As we’ve seen in recent news, the coronavirus is disrupting many industries, but one where there is perhaps a lot of upside for enterprising companies is sporting goods, athleisure and home gym setups. Here are a few of the key trends we’ve been tracking.
Home Gym Equipment
Yelp tracked data related to consumer searches in the wake of the coronavirus and found that there was a 500% spike in searches for home gym equipment.
A massive surge in demand for resistance bands, dumbbells and kettlebells left retailers like Rogue Fitness to scramble to find new production foundries in the US who could handle the influx of orders. The lion’s share of sporting equipment manufacture is outsourced to Asia.
The gym rat’s loss is potentially a huge gain for a new crop of companies that are seeking to recreate the gym experience at home, at a premium price tag.
Home Workouts with “Smart” Technology
Everyone’s familiar with the proverbial treadmill or elliptical trainer gathering dust in the corner of the living room, serving more as a clothing hanger than a workout solution. Taking a fresh approach to the task of staying fit while at home are a number of new startups like Peleton and Mirror, and they are bringing new “smart” features like live workouts and tracking.
Key players on the market include:
- Peloton, who has a range of options and price categories including their flagship offering, the Peloton Bike ($2,245), and the Peloton Tread ($4,295). These items are supported by a subscription model for classes, as well as the Peloton App, which anyone can use for online classes.
- Mirror bills itself as an “near invisible home gym” and is an interactive flat panel display you mount on the wall and use to take classes in strength training, yoga, Pilates and more.
- Tempo, Tonal and Forme Life are all looking to become the “Peloton of strength training at home,” using resistance bands and other forms of technology to make users forgo their gym memberships for a four-figure home equipment purchase.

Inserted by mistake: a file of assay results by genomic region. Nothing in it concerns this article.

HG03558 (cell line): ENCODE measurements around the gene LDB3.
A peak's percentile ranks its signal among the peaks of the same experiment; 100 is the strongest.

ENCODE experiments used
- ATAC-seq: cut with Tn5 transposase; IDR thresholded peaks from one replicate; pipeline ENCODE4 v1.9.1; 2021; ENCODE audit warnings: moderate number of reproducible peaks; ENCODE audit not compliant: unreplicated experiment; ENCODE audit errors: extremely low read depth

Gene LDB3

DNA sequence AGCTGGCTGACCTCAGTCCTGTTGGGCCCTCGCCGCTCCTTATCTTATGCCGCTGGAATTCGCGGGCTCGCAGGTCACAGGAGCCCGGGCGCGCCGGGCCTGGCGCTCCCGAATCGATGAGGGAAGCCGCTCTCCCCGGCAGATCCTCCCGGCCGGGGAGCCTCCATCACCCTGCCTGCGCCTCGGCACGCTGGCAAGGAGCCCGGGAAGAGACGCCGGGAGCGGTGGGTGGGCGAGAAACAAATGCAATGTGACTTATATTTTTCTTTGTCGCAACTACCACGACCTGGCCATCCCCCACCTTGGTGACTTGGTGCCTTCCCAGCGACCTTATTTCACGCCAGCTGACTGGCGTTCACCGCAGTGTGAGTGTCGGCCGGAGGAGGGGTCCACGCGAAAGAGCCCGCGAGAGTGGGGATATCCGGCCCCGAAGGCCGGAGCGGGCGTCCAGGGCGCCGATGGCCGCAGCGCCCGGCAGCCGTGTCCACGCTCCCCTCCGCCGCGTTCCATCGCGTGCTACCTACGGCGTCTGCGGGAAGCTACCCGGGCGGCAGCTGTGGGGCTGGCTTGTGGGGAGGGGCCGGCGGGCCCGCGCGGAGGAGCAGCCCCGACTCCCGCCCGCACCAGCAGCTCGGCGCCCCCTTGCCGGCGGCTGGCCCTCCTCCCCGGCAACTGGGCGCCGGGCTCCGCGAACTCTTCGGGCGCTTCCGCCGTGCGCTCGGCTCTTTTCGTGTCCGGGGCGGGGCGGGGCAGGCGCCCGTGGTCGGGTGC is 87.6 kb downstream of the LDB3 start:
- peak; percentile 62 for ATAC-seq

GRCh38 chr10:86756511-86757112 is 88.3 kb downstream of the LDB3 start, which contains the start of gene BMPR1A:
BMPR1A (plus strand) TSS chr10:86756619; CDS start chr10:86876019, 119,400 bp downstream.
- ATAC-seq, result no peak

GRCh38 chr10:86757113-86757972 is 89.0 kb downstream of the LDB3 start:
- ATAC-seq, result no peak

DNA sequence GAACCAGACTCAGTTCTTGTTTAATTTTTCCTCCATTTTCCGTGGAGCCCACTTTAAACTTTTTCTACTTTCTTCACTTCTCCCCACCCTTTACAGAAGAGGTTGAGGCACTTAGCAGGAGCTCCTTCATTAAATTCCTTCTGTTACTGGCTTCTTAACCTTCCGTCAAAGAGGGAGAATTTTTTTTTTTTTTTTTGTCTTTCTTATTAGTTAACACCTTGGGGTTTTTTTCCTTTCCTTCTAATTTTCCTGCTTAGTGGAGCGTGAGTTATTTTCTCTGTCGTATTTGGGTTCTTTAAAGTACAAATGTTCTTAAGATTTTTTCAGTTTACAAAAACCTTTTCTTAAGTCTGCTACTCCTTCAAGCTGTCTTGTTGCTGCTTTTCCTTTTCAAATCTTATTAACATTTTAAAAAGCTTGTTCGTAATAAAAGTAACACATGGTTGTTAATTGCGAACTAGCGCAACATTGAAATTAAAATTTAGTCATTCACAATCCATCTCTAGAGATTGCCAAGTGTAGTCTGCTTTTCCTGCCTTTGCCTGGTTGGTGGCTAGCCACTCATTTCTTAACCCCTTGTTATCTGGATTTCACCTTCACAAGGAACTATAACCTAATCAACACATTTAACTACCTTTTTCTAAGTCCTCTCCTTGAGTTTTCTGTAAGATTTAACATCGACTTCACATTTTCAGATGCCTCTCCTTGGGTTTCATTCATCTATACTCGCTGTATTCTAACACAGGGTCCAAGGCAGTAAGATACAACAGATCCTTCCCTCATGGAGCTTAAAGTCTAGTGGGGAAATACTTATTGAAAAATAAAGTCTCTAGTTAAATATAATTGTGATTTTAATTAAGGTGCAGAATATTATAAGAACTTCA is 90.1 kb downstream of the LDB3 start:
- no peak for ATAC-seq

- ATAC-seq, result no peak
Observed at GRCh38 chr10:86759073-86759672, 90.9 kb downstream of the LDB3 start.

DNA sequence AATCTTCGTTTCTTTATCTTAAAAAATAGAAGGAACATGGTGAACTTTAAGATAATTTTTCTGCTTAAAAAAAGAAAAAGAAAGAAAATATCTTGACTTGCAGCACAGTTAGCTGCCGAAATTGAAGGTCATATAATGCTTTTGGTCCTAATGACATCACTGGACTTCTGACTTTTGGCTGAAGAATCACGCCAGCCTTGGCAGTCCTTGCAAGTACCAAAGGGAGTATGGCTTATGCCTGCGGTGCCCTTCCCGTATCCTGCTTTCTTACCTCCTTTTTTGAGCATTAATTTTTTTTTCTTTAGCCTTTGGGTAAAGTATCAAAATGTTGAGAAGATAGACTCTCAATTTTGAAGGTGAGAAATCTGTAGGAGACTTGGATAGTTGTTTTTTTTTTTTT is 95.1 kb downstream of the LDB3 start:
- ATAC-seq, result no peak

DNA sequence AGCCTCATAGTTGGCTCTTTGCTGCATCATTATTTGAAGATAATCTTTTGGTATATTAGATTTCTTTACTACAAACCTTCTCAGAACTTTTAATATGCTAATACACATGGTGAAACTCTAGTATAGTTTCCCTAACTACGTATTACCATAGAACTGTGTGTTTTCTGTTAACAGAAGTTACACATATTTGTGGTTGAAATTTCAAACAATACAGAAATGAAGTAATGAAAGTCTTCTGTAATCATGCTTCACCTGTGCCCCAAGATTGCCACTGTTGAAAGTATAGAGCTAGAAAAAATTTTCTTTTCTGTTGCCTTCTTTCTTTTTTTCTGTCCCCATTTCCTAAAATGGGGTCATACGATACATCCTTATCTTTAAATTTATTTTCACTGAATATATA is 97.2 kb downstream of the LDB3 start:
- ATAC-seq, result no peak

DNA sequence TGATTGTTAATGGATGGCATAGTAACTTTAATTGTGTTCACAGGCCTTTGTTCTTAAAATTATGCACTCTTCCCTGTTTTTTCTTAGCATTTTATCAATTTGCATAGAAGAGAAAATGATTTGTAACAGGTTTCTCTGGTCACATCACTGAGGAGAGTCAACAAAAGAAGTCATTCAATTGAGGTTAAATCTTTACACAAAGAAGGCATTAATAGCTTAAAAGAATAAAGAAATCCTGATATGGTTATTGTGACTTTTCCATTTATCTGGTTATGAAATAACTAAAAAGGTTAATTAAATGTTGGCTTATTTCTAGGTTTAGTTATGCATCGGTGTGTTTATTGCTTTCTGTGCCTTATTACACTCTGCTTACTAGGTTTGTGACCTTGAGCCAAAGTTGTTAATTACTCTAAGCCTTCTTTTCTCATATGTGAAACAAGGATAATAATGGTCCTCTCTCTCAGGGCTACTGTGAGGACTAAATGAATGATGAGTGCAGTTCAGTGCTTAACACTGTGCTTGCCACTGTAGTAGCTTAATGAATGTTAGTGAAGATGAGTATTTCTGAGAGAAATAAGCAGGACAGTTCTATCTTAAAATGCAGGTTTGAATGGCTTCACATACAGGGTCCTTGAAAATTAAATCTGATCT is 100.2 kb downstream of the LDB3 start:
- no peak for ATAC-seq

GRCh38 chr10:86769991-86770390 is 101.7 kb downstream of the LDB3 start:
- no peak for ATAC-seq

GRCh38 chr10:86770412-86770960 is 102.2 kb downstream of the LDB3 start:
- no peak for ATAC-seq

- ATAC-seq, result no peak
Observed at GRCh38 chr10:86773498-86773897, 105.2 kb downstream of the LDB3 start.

- Fight Camp is an at-home boxing kit and subscription service that brings the premium home fitness experience to the once rough and tumble discipline of boxing.
The so-called “athleisure” market, valued at over $150 billion dollars was poised for growth even before the coronavirus pandemic had people working from home. Athleisure, or activewear is a type of sportswear that can go from gym to street. The category may include leggings, shorts, tops and sneakers. In a survey conducted by JP Morgan in the spring on stimulus spending, a quarter of respondents chose the athleisure category as their top three priorities for spending.
Along with major brands like Nike, Reebok and Adidas, Lululemon has long been a pioneer in using digital to enhance customers’ brand awareness and affinity through digital and e-commerce tools.
New options for electric bikes, scooters and skateboards are proliferating, keyed to a new interest in sustainable transportation with style.
- From Trek, the Trek Allant Plus is a sleek e-bike made of carbon fiber which weighs only about 50 pounds, and is currently one of the lightest e-bikes on the market today.
- Scooters have proven to be a smart and portable option for urban dwellers with small spaces. Consumer can expect to spend between $500-2000 on scooters from Unagi, Levy, Swagtron and Segway. The rugged Apollo Pro can apparently top out at 40 miles per hour.
- Onewheel is a self-balancing single wheel electric board-sport, recreational personal transporter, often described as an electric skateboard and they have models starting at around $1,000.
How ACCUR works with the Sporting Goods Sector
ACCUR has had a long track record of recruiting top executive talent for a range of consumer facing industries, but especially apparel, sporting goods and other consumables. As numerous startups pivot to capitalize enthuse emerging opportunities, we’re here to help strategize around finding the best hires to support expansion and innovation. Contact us to discuss your staffing needs.